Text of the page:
Wolffia using a increment borer to age-date an old sierra juniper (Juniperus occidentalis var.australis) on a steep 9,000 foot ridge of Pine Mountain in the San Gabriel Range of southern California.Often the borer does not reach the center of the trunk, so the total number of years must be extrapolated from the radius of the trunk.The radius (r) can be determined from the circumference of the trunk (C=2πr), or from special tape measures that give the diameter directly.Not all trees can be measured or used without additional analytical techniques: not all trees have cambiums that are created annually.In tropical regions, for example, annual growth rings are not systematically formed, or growth rings are not tied to years, or there are no rings at all.The 1906 ring pattern in wood Sample A (which was cut from Stump A) correlates with a 1906 ring pattern in Sample B which was cut from an older, undated Stump B. By matching up similar spaced rings in Samples B, C and D, the ages of ancient timbers can be determined.As long as the wood samples being compared have some ring patterns that coincide, time may be extended back through an unbroken succession of growth rings.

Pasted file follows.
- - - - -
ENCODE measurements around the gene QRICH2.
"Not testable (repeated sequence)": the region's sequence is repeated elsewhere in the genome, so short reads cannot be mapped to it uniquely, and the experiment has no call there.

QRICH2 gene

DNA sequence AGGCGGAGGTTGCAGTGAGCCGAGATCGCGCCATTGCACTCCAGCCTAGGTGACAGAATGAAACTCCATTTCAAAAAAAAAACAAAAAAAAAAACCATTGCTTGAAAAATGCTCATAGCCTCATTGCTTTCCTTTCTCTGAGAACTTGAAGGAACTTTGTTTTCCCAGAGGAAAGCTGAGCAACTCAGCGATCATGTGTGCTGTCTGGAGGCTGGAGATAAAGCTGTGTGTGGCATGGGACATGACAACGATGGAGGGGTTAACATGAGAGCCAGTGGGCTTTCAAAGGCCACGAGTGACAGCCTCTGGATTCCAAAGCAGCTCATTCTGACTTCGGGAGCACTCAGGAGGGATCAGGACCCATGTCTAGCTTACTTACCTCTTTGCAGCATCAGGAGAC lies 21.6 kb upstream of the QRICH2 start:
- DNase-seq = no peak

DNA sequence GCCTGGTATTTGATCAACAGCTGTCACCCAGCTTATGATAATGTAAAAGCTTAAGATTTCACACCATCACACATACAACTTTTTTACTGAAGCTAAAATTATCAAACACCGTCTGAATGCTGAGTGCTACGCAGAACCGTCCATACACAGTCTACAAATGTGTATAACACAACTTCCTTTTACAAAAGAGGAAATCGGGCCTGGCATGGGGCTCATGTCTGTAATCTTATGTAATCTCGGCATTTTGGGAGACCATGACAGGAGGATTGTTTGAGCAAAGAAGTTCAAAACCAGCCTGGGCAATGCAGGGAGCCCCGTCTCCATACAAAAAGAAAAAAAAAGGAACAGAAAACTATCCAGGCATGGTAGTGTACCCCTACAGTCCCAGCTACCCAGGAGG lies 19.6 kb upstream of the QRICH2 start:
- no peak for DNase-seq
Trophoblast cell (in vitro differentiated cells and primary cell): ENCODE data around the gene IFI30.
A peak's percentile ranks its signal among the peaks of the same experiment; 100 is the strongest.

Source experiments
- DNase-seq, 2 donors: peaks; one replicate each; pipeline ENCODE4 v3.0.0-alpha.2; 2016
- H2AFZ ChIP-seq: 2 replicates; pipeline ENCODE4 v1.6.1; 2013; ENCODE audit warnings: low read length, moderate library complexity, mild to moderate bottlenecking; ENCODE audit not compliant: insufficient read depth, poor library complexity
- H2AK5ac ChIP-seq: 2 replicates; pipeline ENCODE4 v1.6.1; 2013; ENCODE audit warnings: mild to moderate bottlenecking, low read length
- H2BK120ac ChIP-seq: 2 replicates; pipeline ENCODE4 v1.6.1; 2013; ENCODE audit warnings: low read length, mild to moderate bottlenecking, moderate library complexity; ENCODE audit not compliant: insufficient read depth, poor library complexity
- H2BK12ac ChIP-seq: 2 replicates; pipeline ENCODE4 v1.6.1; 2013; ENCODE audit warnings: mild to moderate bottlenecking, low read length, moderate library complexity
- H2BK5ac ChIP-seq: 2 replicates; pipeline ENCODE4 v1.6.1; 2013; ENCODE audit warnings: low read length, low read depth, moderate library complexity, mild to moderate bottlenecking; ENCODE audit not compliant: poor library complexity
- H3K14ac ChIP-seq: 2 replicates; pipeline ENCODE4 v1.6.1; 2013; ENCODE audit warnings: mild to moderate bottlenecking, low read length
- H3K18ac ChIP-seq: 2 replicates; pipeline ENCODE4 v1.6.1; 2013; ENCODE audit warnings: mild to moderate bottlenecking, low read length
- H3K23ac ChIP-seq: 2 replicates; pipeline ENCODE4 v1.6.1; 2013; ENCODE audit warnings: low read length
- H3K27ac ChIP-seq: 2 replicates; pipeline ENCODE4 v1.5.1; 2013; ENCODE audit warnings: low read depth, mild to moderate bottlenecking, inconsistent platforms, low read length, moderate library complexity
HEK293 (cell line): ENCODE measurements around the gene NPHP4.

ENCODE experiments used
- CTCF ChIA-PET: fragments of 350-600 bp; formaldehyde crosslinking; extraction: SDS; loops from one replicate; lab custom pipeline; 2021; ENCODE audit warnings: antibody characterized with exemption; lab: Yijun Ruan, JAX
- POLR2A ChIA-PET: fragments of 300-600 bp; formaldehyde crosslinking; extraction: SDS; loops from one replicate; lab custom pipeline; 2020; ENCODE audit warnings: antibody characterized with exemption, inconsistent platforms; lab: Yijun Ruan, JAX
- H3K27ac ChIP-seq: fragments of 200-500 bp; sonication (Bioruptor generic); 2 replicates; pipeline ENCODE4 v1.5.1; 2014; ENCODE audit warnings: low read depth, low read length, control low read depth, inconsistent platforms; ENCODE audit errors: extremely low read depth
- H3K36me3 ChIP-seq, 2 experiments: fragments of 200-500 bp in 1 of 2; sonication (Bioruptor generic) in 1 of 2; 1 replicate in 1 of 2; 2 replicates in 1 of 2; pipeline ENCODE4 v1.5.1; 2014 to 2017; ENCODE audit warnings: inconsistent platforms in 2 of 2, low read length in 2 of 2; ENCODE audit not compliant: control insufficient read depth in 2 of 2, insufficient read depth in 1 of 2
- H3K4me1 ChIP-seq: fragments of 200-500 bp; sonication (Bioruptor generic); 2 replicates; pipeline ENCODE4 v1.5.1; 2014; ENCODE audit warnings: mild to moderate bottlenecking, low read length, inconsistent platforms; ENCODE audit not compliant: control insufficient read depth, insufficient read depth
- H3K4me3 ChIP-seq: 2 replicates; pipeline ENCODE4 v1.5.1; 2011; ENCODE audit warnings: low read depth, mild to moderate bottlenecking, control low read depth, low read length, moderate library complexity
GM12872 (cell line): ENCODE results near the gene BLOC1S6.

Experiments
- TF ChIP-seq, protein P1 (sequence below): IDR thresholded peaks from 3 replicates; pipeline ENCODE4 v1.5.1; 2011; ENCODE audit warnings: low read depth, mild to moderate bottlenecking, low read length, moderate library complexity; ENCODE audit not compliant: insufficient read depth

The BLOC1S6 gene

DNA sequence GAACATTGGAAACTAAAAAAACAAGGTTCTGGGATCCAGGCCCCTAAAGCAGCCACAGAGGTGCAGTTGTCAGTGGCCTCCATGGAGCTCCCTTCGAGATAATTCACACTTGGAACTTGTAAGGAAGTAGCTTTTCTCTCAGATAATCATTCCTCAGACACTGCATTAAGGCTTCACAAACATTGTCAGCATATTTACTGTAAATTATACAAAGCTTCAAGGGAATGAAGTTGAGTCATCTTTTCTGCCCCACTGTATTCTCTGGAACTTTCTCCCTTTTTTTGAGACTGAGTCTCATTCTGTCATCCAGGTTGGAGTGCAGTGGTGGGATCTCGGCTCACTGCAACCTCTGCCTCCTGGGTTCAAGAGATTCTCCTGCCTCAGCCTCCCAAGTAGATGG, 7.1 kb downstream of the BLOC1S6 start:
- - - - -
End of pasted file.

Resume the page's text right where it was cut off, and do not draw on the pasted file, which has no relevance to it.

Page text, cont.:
This remarkable tree was approximately 1400 years old, and grew on this rugged mountain ridge during the time of Mohammed.
See the cal BP discussion for additional information about radiocarbon calibration.
Tree-ring dating works because a tree grows larger--not just height but gains girth--in measurable rings each year in its lifetime.
The rings are the cambium layer, a ring of cells that lie between the wood and bark and from which new bark and wood cells originate; each year a new cambium is created leaving the previous one in place.
How large the cambium's cells grow in each year--measured as the width of each ring--is dependent on seasonal changes such as temperature and moisture availability.